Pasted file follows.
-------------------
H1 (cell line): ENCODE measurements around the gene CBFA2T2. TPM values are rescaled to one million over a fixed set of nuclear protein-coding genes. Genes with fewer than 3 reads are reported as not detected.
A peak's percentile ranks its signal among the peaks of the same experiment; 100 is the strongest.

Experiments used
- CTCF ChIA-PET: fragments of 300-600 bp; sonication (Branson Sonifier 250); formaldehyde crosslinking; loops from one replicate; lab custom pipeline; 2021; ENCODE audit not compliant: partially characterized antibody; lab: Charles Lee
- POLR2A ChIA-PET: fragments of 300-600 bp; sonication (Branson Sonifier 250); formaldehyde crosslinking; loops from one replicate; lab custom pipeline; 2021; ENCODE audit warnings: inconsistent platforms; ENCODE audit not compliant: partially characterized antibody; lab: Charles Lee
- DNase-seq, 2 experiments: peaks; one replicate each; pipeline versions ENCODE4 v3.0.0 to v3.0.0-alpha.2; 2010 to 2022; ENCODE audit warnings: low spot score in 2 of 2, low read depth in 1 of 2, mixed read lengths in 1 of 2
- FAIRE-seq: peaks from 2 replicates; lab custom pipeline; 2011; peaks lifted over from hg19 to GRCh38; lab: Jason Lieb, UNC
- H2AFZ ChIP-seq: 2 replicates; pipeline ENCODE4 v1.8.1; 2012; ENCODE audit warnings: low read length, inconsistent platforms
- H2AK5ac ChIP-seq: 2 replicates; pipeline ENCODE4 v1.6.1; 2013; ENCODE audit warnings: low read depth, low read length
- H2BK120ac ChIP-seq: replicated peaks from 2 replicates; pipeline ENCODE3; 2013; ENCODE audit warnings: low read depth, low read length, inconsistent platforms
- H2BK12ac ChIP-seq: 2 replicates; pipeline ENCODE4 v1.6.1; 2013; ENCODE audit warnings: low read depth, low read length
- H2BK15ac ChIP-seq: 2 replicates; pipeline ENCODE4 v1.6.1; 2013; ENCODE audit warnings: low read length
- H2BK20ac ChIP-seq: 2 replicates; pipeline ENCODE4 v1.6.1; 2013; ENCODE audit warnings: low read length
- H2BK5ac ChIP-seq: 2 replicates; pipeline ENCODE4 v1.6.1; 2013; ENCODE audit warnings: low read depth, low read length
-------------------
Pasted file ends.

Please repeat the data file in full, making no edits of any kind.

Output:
H1 (cell line): ENCODE measurements around the gene CBFA2T2. TPM values are rescaled to one million over a fixed set of nuclear protein-coding genes. Genes with fewer than 3 reads are reported as not detected.
A peak's percentile ranks its signal among the peaks of the same experiment; 100 is the strongest.

Experiments used
- CTCF ChIA-PET: fragments of 300-600 bp; sonication (Branson Sonifier 250); formaldehyde crosslinking; loops from one replicate; lab custom pipeline; 2021; ENCODE audit not compliant: partially characterized antibody; lab: Charles Lee
- POLR2A ChIA-PET: fragments of 300-600 bp; sonication (Branson Sonifier 250); formaldehyde crosslinking; loops from one replicate; lab custom pipeline; 2021; ENCODE audit warnings: inconsistent platforms; ENCODE audit not compliant: partially characterized antibody; lab: Charles Lee
- DNase-seq, 2 experiments: peaks; one replicate each; pipeline versions ENCODE4 v3.0.0 to v3.0.0-alpha.2; 2010 to 2022; ENCODE audit warnings: low spot score in 2 of 2, low read depth in 1 of 2, mixed read lengths in 1 of 2
- FAIRE-seq: peaks from 2 replicates; lab custom pipeline; 2011; peaks lifted over from hg19 to GRCh38; lab: Jason Lieb, UNC
- H2AFZ ChIP-seq: 2 replicates; pipeline ENCODE4 v1.8.1; 2012; ENCODE audit warnings: low read length, inconsistent platforms
- H2AK5ac ChIP-seq: 2 replicates; pipeline ENCODE4 v1.6.1; 2013; ENCODE audit warnings: low read depth, low read length
- H2BK120ac ChIP-seq: replicated peaks from 2 replicates; pipeline ENCODE3; 2013; ENCODE audit warnings: low read depth, low read length, inconsistent platforms
- H2BK12ac ChIP-seq: 2 replicates; pipeline ENCODE4 v1.6.1; 2013; ENCODE audit warnings: low read depth, low read length
- H2BK15ac ChIP-seq: 2 replicates; pipeline ENCODE4 v1.6.1; 2013; ENCODE audit warnings: low read length
- H2BK20ac ChIP-seq: 2 replicates; pipeline ENCODE4 v1.6.1; 2013; ENCODE audit warnings: low read length
- H2BK5ac ChIP-seq: 2 replicates; pipeline ENCODE4 v1.6.1; 2013; ENCODE audit warnings: low read depth, low read length